Last week we met with the leadership of iMedicor, the secure healthcare portal and conduit for medical documents. Today we’ll take a look at the interface and platform they plan to use to elevate them to an essential part of the US healthcare infrastructure.
At it’s core, iMedicor is a social networking app — it has more in common with Linkedin than any electronic health record or information system. But it’s got features that may make it indispensable to healthcare communication in the future.
Like LinkedIn (or Facebook or Sermo or iMedExchange) any physician, nurse, tech, administrator, or patient can log into iMedicor and set up an account for free.
Physicians are prompted to enter their DEA number, NPI number, license number, and other numbers that signify great power and responsibility (in a nifty twist, this info can be used, if the MD wants, to auto-populate a CV that can then be tweaked and expanded). Administrators can batch-upload an entire office or department full of physicians, or nurses and techs, too.
Once you’re logged in, what’s there to do? Well, lots, much of which we’ll cover later this week. But the first thing may be to set up or import contacts and create a community of doctors. If you’re a primary care doctor, you’d probably link up to specialists to whom you refer patients, or other docs with whom to share notes or ideas. Once they’re in the system, you can securely transmit medical information to them in a HIPAA-compliant fashion.
That might not sound like a headline feature, but it is. If you’re not in health care, we can’t tell you how frustrating it is to try to get medical records in a timely fashion — it often involves mail or fax or the personal delivery of folders, phone calls before and after, permissions and letterheads, wrong numbers, busy signals, paper jams, and suspicious clerks. Health communication in 2009 looks a lot like it did in 1989, except for those brave, misguided souls that use unsecured email to transmit patient data, risking exposure and legal action.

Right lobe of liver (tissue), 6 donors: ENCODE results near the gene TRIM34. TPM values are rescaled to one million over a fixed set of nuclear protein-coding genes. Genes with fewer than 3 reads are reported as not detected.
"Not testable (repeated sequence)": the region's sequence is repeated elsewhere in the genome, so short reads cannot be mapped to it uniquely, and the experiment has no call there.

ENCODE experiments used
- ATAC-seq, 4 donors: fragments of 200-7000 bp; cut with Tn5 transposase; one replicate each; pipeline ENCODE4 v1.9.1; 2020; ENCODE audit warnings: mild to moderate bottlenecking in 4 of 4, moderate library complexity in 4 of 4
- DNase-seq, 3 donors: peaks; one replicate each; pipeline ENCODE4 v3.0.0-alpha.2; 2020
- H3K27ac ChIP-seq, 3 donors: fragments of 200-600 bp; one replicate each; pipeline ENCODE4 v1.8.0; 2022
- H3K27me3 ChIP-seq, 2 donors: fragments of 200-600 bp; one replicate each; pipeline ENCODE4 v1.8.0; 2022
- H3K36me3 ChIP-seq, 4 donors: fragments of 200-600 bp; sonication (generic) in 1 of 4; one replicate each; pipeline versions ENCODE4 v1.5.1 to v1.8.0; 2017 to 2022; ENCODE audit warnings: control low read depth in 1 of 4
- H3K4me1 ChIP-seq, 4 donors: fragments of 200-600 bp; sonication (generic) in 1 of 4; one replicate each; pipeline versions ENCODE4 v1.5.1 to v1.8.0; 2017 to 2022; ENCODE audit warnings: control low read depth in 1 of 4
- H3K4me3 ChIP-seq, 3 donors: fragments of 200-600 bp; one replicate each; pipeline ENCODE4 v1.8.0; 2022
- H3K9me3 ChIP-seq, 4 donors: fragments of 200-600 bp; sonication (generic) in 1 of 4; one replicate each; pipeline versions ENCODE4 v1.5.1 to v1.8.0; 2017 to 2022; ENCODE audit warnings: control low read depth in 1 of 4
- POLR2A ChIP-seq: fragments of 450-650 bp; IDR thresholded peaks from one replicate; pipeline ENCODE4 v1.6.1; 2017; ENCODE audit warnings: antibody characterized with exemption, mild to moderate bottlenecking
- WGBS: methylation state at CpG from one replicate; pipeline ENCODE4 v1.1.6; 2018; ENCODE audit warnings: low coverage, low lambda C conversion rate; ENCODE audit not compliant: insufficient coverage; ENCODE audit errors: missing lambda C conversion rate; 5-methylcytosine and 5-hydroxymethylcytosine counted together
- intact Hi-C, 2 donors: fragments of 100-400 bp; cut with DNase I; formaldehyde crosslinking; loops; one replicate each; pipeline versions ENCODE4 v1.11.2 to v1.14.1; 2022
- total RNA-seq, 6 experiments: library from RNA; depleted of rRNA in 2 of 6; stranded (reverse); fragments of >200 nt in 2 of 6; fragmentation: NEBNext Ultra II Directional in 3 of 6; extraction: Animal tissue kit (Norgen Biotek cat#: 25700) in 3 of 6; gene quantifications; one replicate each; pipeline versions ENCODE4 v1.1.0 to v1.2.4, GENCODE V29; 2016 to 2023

iMedicor is well-positioned to change that. In addition to doc-to-doc communication, there’s the option for office-based transmission of records — a ‘shared inbox.’ You can have your clerk or the nurse up front access or receive certain reports, organizing what’s necessary for the day’s patient visits. Doctors can also send patients their health information through a relationship with Microsoft Health Vault (covered here previously) .
But where iMedicor really stands out, in our estimation, is its interoperability between electronic health information systems. Through some clever coding and pdf manipulation, iMedicor can abstract a patient record from your office EMR, rearrange it to conform to an XML-based standard, and transmit it to another EMR where it should be able to populate a new electronic patient record. We have not seen this in action but iMedicor is confident their engineers have pulled this off.
If this does work as well as they say, you can see how powerfully this system scales as more physicians join. Instead of the current plan to spend billions to build regional, then national health information exchanges (HIE’s) administered by ad hoc agencies with insurance, government, and hospital stakeholders, iMedicor is proposing their flavor of social networking can accomplish the same information exchange, much cheaper.
Are they right? We posed some familiar use cases — the chest pain patient in one emergency department, with a recent cath report across town in another hospital, or the traveler who sees a doc while vacationing, whose doc back home wants lab results. iMedicor always has a solution or two — either through physicians granting access to other docs or empowering patients via MS Health Vault.
It’s not the on-health information exchange quite the way we were trained to expect it — where a single login gets you access to whatever you’re cleared for. iMedicor’s network system, with permissions and inboxes, is different, but may provide the same functionality… and will be available much sooner.
Next: if this is free, how is iMedicor going to make money?